Property leasing data released by Rent.com.au for March illustrates the shift in Australian median rental property prices (both metro and regional) and rental affordability (the median room price metric).
- Signs of change in the Brisbane market, with median rents down for apartments and houses in March.
- Hobart’s apartment prices took a sharp turn upward in March, rising 9.4%, the highest of all capitals
- Perth remains the most affordable option for renters looking for shared accommodation – just $124/week.
- Properties in Hobart aren’t staying vacant long – dwellings shifted 5% faster month-on-month, while Melbourne also moved 2% faster.
How the states and territories compared
|Metro area||Apartments||% change||Houses||% change||Price per room||% change|
Hobart apartment rents rise highest of all cities
In Hobart, rental demand remained high and continued to grow; house prices were up 3.4% to $450/week against a 9.4% increase in apartment prices (now $350/week). Sydney rents are still high (to no one’s surprise), but cooling demand could be behind the stabling cost of both property types, apartment median rents were flat in March and dropped by 1.9%, but houses remained unchanged.
Melbourne apartment prices dropped 2.3% month-on-month to $420/week, marking the first drop-off since November 2017 when prices fell 2.4% to $400/week. Rent.com.au Chief Executive Officer, Greg Bader said the Melbourne rental market appears to be following Sydney down. “Melbourne remains a solid and competitive market, and stronger population growth is one factor that’s driving demand,” he said. “Melbourne’s advantage over Sydney is in its position as a population growth leader.”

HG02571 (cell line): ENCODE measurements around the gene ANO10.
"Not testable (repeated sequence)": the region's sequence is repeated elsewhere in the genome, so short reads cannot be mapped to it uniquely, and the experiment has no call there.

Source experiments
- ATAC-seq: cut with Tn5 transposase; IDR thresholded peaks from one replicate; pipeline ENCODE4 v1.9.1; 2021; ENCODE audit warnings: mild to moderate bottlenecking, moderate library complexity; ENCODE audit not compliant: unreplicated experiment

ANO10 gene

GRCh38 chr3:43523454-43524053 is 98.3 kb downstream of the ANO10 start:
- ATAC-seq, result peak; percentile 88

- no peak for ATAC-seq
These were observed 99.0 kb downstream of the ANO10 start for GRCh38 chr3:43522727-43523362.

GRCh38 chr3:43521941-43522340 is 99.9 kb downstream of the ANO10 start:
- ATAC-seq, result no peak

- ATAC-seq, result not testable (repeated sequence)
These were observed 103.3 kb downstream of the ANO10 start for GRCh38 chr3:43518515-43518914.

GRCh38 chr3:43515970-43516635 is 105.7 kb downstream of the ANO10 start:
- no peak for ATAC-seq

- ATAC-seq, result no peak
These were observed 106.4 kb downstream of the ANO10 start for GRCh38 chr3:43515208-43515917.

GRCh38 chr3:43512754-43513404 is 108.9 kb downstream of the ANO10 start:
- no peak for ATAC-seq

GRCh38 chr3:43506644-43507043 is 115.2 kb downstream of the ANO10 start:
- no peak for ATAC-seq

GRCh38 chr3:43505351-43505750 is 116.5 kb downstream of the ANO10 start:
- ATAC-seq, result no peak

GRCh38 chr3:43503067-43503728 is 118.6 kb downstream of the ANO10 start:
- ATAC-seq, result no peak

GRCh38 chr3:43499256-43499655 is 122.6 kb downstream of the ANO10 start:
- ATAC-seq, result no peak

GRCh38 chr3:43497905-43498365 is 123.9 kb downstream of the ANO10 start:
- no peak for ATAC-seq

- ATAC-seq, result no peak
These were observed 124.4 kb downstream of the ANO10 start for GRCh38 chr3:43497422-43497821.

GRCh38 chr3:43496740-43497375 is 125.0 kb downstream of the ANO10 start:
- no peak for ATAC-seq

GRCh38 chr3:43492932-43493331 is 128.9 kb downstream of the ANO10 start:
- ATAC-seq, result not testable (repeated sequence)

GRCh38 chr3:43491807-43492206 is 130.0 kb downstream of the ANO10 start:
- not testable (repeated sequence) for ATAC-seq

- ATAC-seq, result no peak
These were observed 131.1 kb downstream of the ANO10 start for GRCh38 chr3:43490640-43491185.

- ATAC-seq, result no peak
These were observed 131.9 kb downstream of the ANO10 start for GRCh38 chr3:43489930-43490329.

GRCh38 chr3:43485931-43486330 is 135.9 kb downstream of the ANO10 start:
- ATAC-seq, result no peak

Positive news for renters looking to lease properties in Brisbane, Queensland with both apartment and house median rents dropping off in March. Apartment prices fell 1.3% to $395/week while houses dropped 1.2% to $415/week.
Property Pursuit Director, Meighan Hetherington said the tenant demand cycle in Brisbane had followed the established five-year pattern again, with the peak in tenant demand being mid-January to late-February.
“Lease renewals for houses in this period achieved moderate increases of between 3-5%, and new leases were largely re-let with 12-month leases,” Ms Hetherington said. “Multiple applications on well-priced houses were received during this period.”
“Demand in March has also followed the five-year pattern by falling from the peak in February,” she said. “Vacancy without price adjustments has units continue to require aggressive price reductions to attract tenants.”
Ms Hetherington said in Brisbane, units continued to be challenged by the high levels of supply for tenants to choose from. “Asking rents had to be decreased by 2-8% to compete for tenant interest and secure long leases,” she said. “Tenant expectations have risen considerably in the past 12 months: air conditioning in all bedrooms and the living area is now high on the list of ‘needs’ for properties over $500/week, and a lack of a pool has become a challenge for properties over $850/week.”